The FIFA Council has rubber-stamped plans to expand the World Cup to 48 teams from 2026 onwards, adding 16 extra nations.
FIFA president Gianni Infantino's revamp plan received unanimous backing at a meeting in Zurich on Tuesday.
Delegates were asked to vote on four proposals to change the existing format or stick with the current format of 32 teams.
Trinidad and Tobago’s senior men’s team went down 2-1 to Nicaragua in the first of their two friendly matches in Managua.
T&T conceded goals in either half before Cornell Glen pulled a consolation goal back. Luis Peralta opened the scoring for the hosts after just three minutes.
Nicaragua also scored early in the second half to double their lead when Daniel Cadena struck a volley from roughly 35 yards out.
Former FIFA Vice-President Jack Warner says football has lost a great friend in the passing of former FIFA president Joao Havelange.
Havelange passed today at the age of 100.
Jack Warner issued the following statement today:
"Today world football has lost a friend. I dreaded this day.
The man who changed the face of football forever, saved it from ignominy and transformed it into the beautiful game is no more.
Trinidad and Tobago men's football team has gained six points and moved up in the latest FIFA football ranking.
This country is now ranked 58th out of 205 countries.
Jamaica is the only other Caribbean country ahead of T&T, with a ranking of 55.
The latest ranking has seen some major shuffle in the table, as Wales gained 15 points to climb into the 11th spot, ahead of England at 13th.
France rose to 7th on the table, while Euro champs Portugal climbed to 6th.
Both Brazil and Spain dropped two points to finish 8th and 9th respectively.
Former FIFA vice president Jeffrey Webb, Argentinian-Italian marketing executive Alejandro Burzaco and Brazilian intermediary Jose Margulies pleaded guilty last year to racketeering, wire fraud and money laundering conspiracies.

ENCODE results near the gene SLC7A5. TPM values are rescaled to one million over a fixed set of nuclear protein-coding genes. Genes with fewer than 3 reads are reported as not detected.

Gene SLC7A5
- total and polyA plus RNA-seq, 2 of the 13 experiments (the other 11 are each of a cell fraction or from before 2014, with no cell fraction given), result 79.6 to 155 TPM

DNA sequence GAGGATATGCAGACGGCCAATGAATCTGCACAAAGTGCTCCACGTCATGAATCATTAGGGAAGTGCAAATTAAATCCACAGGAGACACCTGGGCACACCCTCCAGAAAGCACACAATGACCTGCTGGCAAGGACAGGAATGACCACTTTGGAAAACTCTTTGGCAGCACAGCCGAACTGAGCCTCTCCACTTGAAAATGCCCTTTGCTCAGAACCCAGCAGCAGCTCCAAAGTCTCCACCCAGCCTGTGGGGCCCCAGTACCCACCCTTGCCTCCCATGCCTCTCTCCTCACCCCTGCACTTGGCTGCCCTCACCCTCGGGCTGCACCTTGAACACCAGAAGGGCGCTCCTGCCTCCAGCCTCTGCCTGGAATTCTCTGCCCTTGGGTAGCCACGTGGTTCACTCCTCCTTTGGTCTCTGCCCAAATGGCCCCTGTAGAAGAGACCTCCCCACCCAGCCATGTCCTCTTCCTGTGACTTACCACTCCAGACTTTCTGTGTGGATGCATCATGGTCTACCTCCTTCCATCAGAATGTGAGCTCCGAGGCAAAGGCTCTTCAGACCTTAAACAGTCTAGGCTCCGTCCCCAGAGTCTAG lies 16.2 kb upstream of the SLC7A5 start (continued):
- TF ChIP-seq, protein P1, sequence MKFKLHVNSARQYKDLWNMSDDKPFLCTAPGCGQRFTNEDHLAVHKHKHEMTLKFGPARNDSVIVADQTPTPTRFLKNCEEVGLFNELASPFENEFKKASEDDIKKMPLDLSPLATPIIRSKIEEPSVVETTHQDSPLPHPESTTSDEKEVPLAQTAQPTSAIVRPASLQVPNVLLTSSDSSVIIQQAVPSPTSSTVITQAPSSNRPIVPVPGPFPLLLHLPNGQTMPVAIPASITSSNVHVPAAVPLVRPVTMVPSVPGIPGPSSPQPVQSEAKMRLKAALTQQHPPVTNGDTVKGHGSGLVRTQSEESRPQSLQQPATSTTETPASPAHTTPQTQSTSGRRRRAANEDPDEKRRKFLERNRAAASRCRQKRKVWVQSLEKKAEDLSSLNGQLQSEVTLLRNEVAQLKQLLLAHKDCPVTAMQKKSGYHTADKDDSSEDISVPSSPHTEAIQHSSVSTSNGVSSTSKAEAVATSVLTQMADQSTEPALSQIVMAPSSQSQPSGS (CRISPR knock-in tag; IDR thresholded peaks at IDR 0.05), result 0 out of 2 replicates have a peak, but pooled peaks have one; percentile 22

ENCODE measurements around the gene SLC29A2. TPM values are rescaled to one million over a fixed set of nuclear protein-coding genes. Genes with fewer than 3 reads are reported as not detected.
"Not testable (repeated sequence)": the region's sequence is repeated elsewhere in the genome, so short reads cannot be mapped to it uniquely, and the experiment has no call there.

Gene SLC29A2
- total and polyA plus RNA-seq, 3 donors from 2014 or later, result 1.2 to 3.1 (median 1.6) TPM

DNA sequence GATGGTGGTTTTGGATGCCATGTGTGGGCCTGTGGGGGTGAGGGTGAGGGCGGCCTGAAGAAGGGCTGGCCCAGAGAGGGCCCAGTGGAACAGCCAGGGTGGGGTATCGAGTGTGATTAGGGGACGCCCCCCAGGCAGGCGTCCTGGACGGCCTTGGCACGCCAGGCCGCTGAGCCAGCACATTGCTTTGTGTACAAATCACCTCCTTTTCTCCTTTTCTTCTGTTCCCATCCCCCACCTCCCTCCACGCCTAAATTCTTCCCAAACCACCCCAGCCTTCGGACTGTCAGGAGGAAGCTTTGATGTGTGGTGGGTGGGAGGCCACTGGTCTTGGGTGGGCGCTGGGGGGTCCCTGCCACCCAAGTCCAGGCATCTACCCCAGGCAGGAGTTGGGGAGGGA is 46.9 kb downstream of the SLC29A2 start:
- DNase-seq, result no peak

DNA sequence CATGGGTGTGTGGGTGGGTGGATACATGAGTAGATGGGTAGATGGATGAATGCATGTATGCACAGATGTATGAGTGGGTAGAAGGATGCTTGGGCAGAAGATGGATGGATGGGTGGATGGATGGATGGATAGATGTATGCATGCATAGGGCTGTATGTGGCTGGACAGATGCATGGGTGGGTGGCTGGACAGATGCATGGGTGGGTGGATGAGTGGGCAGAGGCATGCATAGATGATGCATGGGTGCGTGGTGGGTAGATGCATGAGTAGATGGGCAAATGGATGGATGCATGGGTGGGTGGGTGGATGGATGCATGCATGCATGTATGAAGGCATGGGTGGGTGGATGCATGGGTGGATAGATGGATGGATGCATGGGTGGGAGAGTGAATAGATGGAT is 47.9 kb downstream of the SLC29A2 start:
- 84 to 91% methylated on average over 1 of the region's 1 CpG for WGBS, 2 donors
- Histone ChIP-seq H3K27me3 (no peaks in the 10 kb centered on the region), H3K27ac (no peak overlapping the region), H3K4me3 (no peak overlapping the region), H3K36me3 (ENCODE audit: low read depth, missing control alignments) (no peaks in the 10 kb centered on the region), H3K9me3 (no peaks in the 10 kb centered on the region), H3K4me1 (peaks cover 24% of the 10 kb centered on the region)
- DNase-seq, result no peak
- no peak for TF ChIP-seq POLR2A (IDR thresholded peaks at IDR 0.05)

A US judge released transcripts on Monday of guilty pleas from three prominent defendants in sweeping FIFA corruption investigation in which they expressed regret and suggested that bribery in the organization was widespread.
The US federal judge overseeing football’s sweeping corruption scandal has conceded that February next year will be too early to start proceedings.
Former FIFA Vice-President Jack Warner is among several former FIFA executives indicted by the United States' Justice Department in this matter.
Prosecutors had proposed what they described as an “aggressive but achievable” schedule to begin the process of sentencing a raft of disgraced powerbrokers snared by the massive corruption investigation.
Former Fifa vice-president Jack Warner scoffed on Friday at reports that the new leaders of the global football governing body are seeking to sue him, insisting Fifa owes him money.
"I don't owe Fifa one nickel and I know that Fifa owes me, but we will deal with that in the fullness of time," Warner said, addressing reporters on the steps of the Hall of Justice in Port-of-Spain.
Warner said that since his resignation in 2011, he has not been paid a pension of US $100 000 a year.
World football’s governing body FIFA has submitted documents to US authorities in an effort to reclaim tens of millions of dollars pocketed illegally by corrupt FIFA members and other football officials.
Among those named are former FIFA vice-president and president of the Confederation of North, Central American and Caribbean Association Football (CONCACAF) Jack Warner of Trinidad and Tobago and his successor Jeffrey Webb of the Cayman Islands.
World football governing body, FIFA has announced that it is cutting off its funding to the Americas, which includes the confederations of CONMEBOL and CONCACAF, both at the heart of the global football corruption scandal.
This means there will be no more big pay-outs from the world football HQ for the T&T Football Association or any other national football bodies in the region.
Most of the 41 people and entities who have been charged in the United States are associated with one of the two regional confederations.
The Trinidad and Tobago Football Association has announced it will back Gianni Infantino for FIFA's presidential election on February 26th. Infantino was in Trinidad on Wednesday to meet with TTFA president, David John-Williams.
The TTFA head said Infantino's presentation suited the interests of local and Caribbean football best. John-Williams said the three aspects of Infantino's presentation which influenced the TTFA were:
1) Their commitment to developing facilities in countries that need it